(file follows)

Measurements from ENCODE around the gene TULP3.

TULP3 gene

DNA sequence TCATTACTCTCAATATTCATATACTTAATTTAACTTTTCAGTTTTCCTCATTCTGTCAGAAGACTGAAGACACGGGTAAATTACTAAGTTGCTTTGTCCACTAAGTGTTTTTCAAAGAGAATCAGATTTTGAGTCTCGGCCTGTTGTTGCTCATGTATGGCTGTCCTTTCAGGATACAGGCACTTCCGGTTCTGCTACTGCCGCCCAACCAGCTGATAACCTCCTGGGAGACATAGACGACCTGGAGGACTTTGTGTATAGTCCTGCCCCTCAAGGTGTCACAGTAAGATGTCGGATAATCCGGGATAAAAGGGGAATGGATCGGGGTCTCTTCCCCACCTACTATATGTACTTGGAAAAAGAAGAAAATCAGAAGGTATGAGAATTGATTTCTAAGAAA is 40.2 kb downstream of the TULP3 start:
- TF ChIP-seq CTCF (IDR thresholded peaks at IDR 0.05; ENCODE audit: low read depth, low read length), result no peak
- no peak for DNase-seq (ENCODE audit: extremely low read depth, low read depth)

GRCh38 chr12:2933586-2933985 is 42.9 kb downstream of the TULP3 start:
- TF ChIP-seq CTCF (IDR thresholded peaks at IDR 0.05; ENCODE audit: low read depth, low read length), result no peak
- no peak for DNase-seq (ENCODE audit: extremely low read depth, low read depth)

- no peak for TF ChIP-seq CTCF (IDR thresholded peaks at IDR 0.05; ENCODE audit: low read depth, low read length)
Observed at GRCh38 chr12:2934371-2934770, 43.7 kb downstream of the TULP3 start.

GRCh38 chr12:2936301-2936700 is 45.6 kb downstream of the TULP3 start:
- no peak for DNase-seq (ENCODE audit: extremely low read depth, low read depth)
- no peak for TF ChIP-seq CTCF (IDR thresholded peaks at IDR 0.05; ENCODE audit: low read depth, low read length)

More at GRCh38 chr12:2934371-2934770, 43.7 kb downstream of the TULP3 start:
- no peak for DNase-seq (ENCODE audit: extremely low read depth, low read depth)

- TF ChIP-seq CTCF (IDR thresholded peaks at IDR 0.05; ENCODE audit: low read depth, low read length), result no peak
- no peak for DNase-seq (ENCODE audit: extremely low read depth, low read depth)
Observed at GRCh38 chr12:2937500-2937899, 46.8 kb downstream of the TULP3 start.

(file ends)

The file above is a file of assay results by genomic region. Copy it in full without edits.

Measurements from ENCODE around the gene TULP3.

TULP3 gene

DNA sequence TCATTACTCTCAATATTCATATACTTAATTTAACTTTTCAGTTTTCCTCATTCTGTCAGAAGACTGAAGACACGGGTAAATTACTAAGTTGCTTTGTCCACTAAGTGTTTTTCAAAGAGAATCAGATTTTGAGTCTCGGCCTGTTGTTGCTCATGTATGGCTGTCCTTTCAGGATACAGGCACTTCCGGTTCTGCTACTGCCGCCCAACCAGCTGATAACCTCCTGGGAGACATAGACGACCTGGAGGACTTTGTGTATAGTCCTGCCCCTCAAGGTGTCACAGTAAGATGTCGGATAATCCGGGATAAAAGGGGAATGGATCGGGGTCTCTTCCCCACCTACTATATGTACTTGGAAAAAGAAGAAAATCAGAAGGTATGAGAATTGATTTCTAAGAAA is 40.2 kb downstream of the TULP3 start:
- TF ChIP-seq CTCF (IDR thresholded peaks at IDR 0.05; ENCODE audit: low read depth, low read length), result no peak
- no peak for DNase-seq (ENCODE audit: extremely low read depth, low read depth)

GRCh38 chr12:2933586-2933985 is 42.9 kb downstream of the TULP3 start:
- TF ChIP-seq CTCF (IDR thresholded peaks at IDR 0.05; ENCODE audit: low read depth, low read length), result no peak
- no peak for DNase-seq (ENCODE audit: extremely low read depth, low read depth)

- no peak for TF ChIP-seq CTCF (IDR thresholded peaks at IDR 0.05; ENCODE audit: low read depth, low read length)
Observed at GRCh38 chr12:2934371-2934770, 43.7 kb downstream of the TULP3 start.

GRCh38 chr12:2936301-2936700 is 45.6 kb downstream of the TULP3 start:
- no peak for DNase-seq (ENCODE audit: extremely low read depth, low read depth)
- no peak for TF ChIP-seq CTCF (IDR thresholded peaks at IDR 0.05; ENCODE audit: low read depth, low read length)

More at GRCh38 chr12:2934371-2934770, 43.7 kb downstream of the TULP3 start:
- no peak for DNase-seq (ENCODE audit: extremely low read depth, low read depth)

- TF ChIP-seq CTCF (IDR thresholded peaks at IDR 0.05; ENCODE audit: low read depth, low read length), result no peak
- no peak for DNase-seq (ENCODE audit: extremely low read depth, low read depth)
Observed at GRCh38 chr12:2937500-2937899, 46.8 kb downstream of the TULP3 start.